Louis: Where was my blocking?

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Louis: Where was my blocking?

Its the famous old saying: You can take the boy out of the tight end but you cant take the tight end out of the boy.

Right guard Lance Louis was a tight end into his college career before outgrowing the job and becoming an offensive lineman. Against the Tennessee Titans, Louis had a chance to show his hands when a Jay Cutler pass was batted into the air and grabbed by Louis.

He knew what to do with it. Louis rumbled four yards before a phalanx of Titans stopped him short of the goal line.

Once you catch the rock, you always think you can do it and youre a tight end, Louis said. Im a lineman now, but when duty calls

Center Roberto Garza and left guard Chilo Rachal werent going to let that pass without a bit of commentary. Louis thought he might have scored with a little help.

I tried to juke one tackler, the 320-pound Louis deadpanned, but I was wondering where my blockers were.

Cubs: Jon Lester denied 20th win in loss to Reds

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Cubs: Jon Lester denied 20th win in loss to Reds

CINCINNATI – Jon Lester says he speaks for the entire clubhouse when he offers to trade it all in – the individual numbers, All-Star selections, Cy Young honors, MVP hardware – for a World Series ring with the Cubs. 

The Cubs are trying to have it all, 100-plus wins, awards season, off-the-field endorsement deals and so much out-there fun that it draws the attention of baseball’s fun police. But Lester understands October is where this team will ultimately be remembered.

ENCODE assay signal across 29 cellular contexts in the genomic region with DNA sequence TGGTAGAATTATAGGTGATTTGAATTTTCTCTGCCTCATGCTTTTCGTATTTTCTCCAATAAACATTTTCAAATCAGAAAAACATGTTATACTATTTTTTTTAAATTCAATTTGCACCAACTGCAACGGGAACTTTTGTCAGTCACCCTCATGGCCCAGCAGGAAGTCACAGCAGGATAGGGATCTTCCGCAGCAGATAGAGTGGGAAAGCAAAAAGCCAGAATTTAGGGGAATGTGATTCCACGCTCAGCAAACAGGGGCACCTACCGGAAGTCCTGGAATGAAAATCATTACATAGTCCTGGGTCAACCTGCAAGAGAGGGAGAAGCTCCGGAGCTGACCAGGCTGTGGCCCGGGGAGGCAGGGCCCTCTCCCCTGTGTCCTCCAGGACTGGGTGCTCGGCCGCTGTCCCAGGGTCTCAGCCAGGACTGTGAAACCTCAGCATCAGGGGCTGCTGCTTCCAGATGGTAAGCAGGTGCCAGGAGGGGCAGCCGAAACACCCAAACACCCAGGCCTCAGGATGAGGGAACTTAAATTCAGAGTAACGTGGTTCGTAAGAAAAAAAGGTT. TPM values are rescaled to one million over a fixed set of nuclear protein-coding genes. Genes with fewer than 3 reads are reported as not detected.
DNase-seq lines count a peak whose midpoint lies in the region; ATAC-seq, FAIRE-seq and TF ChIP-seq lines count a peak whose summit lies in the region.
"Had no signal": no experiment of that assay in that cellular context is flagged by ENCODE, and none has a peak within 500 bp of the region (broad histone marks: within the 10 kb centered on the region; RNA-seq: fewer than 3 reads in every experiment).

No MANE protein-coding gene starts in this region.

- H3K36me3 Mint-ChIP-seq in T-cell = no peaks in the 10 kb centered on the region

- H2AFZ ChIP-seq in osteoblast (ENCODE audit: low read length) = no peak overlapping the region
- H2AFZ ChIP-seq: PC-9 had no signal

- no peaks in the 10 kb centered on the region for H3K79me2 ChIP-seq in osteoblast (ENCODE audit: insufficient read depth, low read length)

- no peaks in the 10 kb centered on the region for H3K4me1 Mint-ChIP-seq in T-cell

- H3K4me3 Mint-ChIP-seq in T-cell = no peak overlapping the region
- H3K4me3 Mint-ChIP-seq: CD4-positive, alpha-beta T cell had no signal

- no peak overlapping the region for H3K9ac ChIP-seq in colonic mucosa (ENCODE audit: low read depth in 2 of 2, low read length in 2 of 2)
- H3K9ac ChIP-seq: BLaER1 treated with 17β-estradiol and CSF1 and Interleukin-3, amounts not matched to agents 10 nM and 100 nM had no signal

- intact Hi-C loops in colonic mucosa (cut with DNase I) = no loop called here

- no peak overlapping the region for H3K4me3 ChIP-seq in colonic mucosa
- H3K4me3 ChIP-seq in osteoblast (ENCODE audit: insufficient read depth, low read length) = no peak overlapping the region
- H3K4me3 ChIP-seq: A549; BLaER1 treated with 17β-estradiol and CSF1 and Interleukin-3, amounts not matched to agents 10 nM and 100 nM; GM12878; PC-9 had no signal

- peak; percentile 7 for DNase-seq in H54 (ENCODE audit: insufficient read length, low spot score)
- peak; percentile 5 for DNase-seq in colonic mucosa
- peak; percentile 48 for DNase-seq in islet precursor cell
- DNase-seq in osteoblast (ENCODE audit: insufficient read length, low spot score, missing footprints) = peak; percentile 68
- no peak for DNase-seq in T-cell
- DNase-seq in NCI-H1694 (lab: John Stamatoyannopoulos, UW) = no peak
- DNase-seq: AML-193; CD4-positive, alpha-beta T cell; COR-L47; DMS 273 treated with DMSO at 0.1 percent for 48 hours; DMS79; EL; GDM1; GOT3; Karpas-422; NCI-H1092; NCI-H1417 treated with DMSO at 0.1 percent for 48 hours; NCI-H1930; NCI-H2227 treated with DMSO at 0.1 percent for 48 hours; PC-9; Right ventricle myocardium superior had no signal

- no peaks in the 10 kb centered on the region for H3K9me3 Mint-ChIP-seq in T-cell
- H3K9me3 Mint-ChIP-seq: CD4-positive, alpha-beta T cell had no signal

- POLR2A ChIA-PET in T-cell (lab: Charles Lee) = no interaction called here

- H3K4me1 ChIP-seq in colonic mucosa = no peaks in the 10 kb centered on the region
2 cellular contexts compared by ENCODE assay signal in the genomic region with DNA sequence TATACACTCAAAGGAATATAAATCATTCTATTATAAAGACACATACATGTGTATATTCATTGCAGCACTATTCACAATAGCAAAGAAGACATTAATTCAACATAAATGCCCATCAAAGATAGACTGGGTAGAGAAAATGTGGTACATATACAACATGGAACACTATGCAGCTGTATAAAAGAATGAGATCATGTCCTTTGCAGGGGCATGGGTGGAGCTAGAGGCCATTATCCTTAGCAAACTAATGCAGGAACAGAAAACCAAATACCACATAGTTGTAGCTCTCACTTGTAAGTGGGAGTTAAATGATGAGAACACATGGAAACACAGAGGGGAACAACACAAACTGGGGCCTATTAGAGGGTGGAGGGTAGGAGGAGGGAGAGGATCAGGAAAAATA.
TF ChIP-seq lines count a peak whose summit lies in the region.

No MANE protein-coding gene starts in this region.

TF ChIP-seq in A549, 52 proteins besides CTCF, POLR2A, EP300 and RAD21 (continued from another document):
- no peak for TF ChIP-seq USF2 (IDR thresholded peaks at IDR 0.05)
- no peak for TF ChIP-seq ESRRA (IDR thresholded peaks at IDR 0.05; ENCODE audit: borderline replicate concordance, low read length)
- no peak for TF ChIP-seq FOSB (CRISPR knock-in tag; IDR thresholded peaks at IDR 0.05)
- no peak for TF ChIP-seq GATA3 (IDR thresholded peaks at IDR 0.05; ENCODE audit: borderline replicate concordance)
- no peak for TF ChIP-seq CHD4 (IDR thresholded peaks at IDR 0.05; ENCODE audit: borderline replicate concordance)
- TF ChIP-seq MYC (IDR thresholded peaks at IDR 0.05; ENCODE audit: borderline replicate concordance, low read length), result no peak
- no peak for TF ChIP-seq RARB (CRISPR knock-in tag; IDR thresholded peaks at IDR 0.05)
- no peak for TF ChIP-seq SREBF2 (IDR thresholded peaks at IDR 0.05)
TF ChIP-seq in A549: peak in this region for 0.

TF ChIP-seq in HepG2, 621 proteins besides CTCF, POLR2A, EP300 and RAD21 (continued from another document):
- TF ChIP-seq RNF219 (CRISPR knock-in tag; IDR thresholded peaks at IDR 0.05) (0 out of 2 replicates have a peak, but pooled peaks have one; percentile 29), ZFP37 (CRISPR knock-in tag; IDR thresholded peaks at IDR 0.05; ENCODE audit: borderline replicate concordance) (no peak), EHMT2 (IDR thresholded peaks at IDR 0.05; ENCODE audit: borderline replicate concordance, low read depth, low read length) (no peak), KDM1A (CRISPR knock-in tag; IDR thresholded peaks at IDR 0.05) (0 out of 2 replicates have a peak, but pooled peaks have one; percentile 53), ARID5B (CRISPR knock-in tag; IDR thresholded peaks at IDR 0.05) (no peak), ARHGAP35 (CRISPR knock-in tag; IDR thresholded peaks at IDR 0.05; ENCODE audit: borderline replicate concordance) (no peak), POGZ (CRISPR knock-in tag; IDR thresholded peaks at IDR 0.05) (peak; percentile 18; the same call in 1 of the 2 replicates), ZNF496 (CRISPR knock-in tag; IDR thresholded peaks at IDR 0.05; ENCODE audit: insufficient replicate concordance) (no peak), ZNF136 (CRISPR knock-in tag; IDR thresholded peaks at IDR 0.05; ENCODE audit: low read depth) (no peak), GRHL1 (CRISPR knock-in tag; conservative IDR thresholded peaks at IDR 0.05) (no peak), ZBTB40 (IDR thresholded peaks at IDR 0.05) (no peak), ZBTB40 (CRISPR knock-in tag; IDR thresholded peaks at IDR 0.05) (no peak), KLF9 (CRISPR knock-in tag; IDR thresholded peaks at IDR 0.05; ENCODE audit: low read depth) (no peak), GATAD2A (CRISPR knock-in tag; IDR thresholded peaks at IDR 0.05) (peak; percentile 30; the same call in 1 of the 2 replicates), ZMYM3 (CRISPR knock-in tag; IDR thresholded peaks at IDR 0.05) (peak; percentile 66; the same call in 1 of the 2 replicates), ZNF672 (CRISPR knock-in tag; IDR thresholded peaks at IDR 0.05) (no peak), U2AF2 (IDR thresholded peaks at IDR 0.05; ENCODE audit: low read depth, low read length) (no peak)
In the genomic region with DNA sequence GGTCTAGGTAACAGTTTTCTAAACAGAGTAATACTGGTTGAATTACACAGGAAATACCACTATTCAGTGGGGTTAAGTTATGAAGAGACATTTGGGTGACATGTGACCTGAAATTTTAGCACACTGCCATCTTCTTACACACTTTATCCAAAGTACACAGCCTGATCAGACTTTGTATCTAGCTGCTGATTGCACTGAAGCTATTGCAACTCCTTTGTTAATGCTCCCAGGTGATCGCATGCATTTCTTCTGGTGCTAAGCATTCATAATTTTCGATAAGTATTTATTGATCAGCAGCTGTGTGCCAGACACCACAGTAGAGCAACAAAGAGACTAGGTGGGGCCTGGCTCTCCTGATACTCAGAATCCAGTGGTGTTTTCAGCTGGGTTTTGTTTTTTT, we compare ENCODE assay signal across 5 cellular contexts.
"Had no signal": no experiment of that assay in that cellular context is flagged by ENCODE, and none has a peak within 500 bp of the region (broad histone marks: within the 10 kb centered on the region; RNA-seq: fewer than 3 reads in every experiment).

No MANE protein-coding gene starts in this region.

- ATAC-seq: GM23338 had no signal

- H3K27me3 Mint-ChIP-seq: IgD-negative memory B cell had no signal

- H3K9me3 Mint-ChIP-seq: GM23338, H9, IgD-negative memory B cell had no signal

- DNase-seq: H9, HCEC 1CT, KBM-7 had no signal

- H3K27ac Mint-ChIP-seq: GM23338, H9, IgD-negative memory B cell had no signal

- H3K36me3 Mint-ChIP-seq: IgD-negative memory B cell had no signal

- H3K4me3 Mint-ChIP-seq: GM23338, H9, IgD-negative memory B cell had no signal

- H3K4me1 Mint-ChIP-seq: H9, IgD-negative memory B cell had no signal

The Cincinnati Reds denied Lester his 20th win on Saturday at Great American Ball Park, jumping out to a four-run lead after three innings and hanging on for a 7-4 victory.

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Whether or not this dents Lester’s Cy Young chances, the big-game lefty reached the number that he believes defines the true value of a starting pitcher, surpassing 200 innings for the eighth time in his career.

Lester certainly lived up to the great expectations in the second season of that six-year, $155 million megadeal that came with a World Series mandate, finishing the regular season at 19-5 with a 2.44 ERA and the expectation that he will be the Game 1 starter in the playoffs.

How Cubs plan to deploy Javier Baez in the playoffs

How Cubs plan to deploy Javier Baez in the playoffs

CINCINNATI – Using common sense and Geek Department probabilities, Joe Maddon wants to know where the ball should be hit before deciding where to play Javier Baez, the kind of elite defender the Cubs manager envisions when he talks about creating a Gold Glove for super-utility guys. 

“I just like to put him where the most action may be,” Maddon said. “He really provides a lot of coverage on slow rollers. He’s got the arm. He’s got the flair.”

With lefty Jon Lester facing a Cincinnati Reds lineup stacked with right-handed hitters, Maddon started Baez at third base on Saturday at Great American Ball Park, where the Cubs gave a potential sneak preview for their Game 1 playoff lineup.

Baez has been credited with 17 Defensive Runs Saved this year while moving between second base, shortstop and third base, putting together a package of highlight-reel plays and giving Maddon even more freedom with his lineup and in-game strategy.

If offense will be at such a premium in the postseason – putting an even stronger emphasis on pitching and defense – could Baez become an everyday player in October?

“Not 100 percent,” Maddon said. “You catch a lead, he’ll be in the game. I think that we still may go with an offensive matchup – and then hopefully grab a lead – and then get him in there. Do that kind of a thing, not unlike what we did last year with ‘Schwarbs’ (Kyle Schwarber), as an example, (where you) pull him and move everything around.

“I haven’t decided, but that would be my first inclination.”

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The Cubs lead the majors in defensive efficiency, a breakthrough that has contributed to 102 wins and helped Lester and Kyle Hendricks put up Cy Young Award-worthy numbers, giving this group an overall dimension that could separate them from the franchise’s previous playoff teams.

“That’s where our pitchers have just been able to relax,” Lester said. “(We) know that: ‘Hey, I don’t have to be so perfect with each pitch.’ We’ve got such good defense behind us that it’s kind of like: ‘OK, just hit it. Those guys will figure it out after that.’”